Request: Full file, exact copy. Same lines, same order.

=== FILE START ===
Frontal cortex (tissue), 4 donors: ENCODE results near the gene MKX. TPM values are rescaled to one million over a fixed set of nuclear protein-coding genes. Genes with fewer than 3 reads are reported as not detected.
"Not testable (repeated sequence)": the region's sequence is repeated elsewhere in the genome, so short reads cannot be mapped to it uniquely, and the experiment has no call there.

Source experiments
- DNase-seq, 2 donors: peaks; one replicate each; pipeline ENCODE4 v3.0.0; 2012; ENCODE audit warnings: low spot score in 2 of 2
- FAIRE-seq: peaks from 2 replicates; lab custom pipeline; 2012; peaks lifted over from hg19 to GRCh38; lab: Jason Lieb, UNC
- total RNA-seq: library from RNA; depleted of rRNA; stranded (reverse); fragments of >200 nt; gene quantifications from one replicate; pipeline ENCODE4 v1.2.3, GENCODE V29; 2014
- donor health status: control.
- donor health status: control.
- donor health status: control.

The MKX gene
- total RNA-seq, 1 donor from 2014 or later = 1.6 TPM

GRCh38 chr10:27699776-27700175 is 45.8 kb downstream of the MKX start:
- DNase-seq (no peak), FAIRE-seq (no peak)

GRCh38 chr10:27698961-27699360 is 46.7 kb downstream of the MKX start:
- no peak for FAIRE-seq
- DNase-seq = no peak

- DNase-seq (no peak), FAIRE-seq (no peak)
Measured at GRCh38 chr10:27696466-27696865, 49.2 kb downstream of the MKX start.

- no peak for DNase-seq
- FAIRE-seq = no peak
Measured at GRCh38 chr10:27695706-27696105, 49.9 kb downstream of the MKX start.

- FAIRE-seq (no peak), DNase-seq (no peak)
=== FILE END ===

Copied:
Frontal cortex (tissue), 4 donors: ENCODE results near the gene MKX. TPM values are rescaled to one million over a fixed set of nuclear protein-coding genes. Genes with fewer than 3 reads are reported as not detected.
"Not testable (repeated sequence)": the region's sequence is repeated elsewhere in the genome, so short reads cannot be mapped to it uniquely, and the experiment has no call there.

Source experiments
- DNase-seq, 2 donors: peaks; one replicate each; pipeline ENCODE4 v3.0.0; 2012; ENCODE audit warnings: low spot score in 2 of 2
- FAIRE-seq: peaks from 2 replicates; lab custom pipeline; 2012; peaks lifted over from hg19 to GRCh38; lab: Jason Lieb, UNC
- total RNA-seq: library from RNA; depleted of rRNA; stranded (reverse); fragments of >200 nt; gene quantifications from one replicate; pipeline ENCODE4 v1.2.3, GENCODE V29; 2014
- donor health status: control.
- donor health status: control.
- donor health status: control.

The MKX gene
- total RNA-seq, 1 donor from 2014 or later = 1.6 TPM

GRCh38 chr10:27699776-27700175 is 45.8 kb downstream of the MKX start:
- DNase-seq (no peak), FAIRE-seq (no peak)

GRCh38 chr10:27698961-27699360 is 46.7 kb downstream of the MKX start:
- no peak for FAIRE-seq
- DNase-seq = no peak

- DNase-seq (no peak), FAIRE-seq (no peak)
Measured at GRCh38 chr10:27696466-27696865, 49.2 kb downstream of the MKX start.

- no peak for DNase-seq
- FAIRE-seq = no peak
Measured at GRCh38 chr10:27695706-27696105, 49.9 kb downstream of the MKX start.

- FAIRE-seq (no peak), DNase-seq (no peak)